American White Pelican

American White Pelican
© Bob Gress

American White Pelican
Pelecanus erythrorhynchos
  • Comments:  American White Pelicans feed on fishes, salamanders and crayfish and often fly great distances between feeding and nesting areas. They are common in the Great Plains, often seen cooperatively fishing on large water bodies and riding the thermals in sizable flocks during migration. During the breeding season, both sexes grow a horny knob on top of the bill. Knob size depends on the individual’s age and previous breeding experience and is shed after eggs are laid. American White Pelicans nest on islands on alkaline and fresh water lakes and reservoirs. There are several large colonies within the Great Plains, such as the one at Chase Lake National Wildlife Refuge, North Dakota. At approximately 3-4 weeks of age the young gather into large groups called crèches while adults are away feeding. Adults return to feed their own chicks, which they recognize from hundreds of other chicks. In flight, pelicans are easily recognized by their crooked, s-shaped necks, bulky white bodies, orange bills, short bright yellow to orange legs, short tail and black-tipped wings.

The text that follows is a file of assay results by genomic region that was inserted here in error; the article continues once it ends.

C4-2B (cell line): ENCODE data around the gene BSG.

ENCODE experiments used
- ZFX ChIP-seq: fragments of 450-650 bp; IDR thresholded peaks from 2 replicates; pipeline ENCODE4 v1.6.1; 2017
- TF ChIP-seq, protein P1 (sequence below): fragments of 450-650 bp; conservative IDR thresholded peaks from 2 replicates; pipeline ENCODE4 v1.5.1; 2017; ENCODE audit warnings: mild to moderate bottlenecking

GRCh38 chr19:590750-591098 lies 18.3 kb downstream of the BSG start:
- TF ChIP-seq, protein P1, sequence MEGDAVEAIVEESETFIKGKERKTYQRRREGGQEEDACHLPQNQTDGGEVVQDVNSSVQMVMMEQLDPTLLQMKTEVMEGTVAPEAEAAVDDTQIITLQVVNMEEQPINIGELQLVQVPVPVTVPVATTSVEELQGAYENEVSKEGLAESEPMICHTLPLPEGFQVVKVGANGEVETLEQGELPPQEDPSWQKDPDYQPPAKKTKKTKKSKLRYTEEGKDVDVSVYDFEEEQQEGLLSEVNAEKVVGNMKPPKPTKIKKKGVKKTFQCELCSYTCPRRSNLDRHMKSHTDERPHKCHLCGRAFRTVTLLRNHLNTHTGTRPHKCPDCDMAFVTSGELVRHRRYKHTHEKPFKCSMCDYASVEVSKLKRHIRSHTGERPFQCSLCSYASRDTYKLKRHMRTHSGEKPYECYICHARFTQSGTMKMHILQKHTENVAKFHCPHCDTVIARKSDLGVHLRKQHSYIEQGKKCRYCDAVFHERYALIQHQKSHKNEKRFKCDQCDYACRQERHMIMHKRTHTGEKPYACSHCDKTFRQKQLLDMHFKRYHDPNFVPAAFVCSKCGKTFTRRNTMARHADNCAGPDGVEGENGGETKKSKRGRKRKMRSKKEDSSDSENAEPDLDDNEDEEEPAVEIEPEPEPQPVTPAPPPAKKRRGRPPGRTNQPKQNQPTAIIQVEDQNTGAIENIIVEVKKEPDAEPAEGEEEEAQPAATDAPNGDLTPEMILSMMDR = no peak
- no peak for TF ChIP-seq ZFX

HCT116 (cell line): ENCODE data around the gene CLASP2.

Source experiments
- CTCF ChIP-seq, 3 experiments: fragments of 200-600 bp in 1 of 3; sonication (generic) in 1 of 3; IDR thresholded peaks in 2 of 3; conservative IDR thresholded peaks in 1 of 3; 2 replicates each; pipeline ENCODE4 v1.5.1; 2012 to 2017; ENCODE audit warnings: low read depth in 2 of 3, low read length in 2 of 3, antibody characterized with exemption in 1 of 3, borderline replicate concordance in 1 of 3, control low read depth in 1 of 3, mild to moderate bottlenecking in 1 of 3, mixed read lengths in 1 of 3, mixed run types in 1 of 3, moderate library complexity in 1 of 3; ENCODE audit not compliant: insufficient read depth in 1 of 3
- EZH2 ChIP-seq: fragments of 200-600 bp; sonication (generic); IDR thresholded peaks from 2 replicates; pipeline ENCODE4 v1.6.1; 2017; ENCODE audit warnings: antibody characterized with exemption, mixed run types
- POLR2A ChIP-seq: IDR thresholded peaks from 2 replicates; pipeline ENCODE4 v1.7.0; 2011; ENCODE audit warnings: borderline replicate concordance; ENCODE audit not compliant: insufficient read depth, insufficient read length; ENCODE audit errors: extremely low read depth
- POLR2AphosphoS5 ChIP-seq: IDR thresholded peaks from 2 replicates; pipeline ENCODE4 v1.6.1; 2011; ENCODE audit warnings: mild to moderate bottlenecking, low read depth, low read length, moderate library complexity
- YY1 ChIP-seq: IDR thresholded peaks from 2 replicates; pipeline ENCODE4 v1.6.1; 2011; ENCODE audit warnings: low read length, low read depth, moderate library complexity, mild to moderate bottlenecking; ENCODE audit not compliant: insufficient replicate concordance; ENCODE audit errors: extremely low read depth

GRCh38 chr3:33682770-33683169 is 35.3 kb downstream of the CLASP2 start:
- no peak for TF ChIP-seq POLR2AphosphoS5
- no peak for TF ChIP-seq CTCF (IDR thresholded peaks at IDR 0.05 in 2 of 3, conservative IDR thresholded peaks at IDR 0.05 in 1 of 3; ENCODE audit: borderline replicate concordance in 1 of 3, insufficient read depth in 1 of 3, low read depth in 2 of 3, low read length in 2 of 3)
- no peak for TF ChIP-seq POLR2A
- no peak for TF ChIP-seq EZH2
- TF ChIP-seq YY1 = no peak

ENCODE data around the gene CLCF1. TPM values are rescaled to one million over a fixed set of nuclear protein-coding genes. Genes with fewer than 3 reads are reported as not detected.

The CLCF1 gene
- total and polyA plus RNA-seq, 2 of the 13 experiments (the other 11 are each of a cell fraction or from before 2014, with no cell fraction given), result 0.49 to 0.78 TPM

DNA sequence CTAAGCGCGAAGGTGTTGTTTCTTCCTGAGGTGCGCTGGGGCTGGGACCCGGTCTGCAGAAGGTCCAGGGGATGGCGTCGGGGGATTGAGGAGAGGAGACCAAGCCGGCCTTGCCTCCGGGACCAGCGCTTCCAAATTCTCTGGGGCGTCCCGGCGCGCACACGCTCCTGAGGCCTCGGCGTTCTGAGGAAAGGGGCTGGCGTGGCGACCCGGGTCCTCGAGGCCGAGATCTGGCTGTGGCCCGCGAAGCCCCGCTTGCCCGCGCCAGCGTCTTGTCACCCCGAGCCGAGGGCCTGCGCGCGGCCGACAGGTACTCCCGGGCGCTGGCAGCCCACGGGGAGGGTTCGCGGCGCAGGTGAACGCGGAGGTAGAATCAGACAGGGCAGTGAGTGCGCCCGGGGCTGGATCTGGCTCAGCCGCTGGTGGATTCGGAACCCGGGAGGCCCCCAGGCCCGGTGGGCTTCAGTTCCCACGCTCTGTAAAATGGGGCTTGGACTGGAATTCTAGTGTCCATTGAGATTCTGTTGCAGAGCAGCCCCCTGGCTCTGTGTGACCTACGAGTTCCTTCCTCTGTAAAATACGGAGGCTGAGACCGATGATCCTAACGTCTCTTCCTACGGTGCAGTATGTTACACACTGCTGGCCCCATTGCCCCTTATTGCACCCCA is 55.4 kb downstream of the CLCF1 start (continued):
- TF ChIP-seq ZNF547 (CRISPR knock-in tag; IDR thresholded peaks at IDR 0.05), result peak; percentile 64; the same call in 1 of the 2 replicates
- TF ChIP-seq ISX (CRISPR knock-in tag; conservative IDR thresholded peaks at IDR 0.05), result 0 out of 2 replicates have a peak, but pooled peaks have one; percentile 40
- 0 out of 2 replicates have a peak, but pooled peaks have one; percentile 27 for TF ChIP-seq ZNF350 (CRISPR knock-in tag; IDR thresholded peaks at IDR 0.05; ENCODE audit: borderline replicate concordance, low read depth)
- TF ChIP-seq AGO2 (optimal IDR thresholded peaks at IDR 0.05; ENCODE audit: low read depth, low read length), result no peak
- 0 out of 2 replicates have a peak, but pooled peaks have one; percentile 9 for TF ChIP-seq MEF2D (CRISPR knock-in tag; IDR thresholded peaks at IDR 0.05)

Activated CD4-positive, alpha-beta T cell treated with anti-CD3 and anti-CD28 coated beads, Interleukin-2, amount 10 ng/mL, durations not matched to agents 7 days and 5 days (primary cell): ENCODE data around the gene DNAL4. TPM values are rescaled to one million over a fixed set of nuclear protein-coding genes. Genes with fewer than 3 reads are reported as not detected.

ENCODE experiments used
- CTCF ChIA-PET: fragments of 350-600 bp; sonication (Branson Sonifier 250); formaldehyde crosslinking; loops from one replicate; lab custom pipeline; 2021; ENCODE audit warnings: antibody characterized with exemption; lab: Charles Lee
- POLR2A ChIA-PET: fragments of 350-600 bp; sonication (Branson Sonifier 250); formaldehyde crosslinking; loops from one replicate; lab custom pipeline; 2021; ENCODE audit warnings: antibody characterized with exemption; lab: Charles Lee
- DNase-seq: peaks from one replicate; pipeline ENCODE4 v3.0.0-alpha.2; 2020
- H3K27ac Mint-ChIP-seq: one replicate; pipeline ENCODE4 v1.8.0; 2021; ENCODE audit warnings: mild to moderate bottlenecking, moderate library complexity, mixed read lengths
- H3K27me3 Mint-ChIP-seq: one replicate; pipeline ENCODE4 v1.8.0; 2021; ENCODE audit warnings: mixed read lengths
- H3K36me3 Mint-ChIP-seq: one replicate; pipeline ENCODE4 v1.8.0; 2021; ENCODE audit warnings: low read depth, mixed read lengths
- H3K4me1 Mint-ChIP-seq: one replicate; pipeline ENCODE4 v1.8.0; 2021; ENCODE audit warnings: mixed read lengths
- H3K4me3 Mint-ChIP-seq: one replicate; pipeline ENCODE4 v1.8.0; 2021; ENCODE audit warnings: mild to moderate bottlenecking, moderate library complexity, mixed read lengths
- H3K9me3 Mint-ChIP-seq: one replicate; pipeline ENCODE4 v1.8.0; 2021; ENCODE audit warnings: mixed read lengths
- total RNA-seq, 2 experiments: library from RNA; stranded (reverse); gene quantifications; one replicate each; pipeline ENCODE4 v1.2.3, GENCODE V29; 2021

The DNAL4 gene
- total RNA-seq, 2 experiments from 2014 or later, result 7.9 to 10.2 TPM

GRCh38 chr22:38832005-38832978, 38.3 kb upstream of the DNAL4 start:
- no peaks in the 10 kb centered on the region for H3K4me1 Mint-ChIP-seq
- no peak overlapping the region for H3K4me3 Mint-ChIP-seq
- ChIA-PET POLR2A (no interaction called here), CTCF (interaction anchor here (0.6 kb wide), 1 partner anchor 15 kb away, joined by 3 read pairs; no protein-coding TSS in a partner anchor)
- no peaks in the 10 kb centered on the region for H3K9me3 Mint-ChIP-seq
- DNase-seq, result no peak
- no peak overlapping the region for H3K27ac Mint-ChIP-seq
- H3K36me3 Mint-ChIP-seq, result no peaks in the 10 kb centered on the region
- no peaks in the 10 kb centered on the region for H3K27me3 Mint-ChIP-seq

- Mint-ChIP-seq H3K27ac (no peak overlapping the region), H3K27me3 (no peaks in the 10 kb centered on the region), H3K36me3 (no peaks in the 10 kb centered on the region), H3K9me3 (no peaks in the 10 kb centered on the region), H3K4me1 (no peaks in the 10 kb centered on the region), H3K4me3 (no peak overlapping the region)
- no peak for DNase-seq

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The Shoreline
Text: Suzanne Fellows and Bob Gress
Design: Jim Mason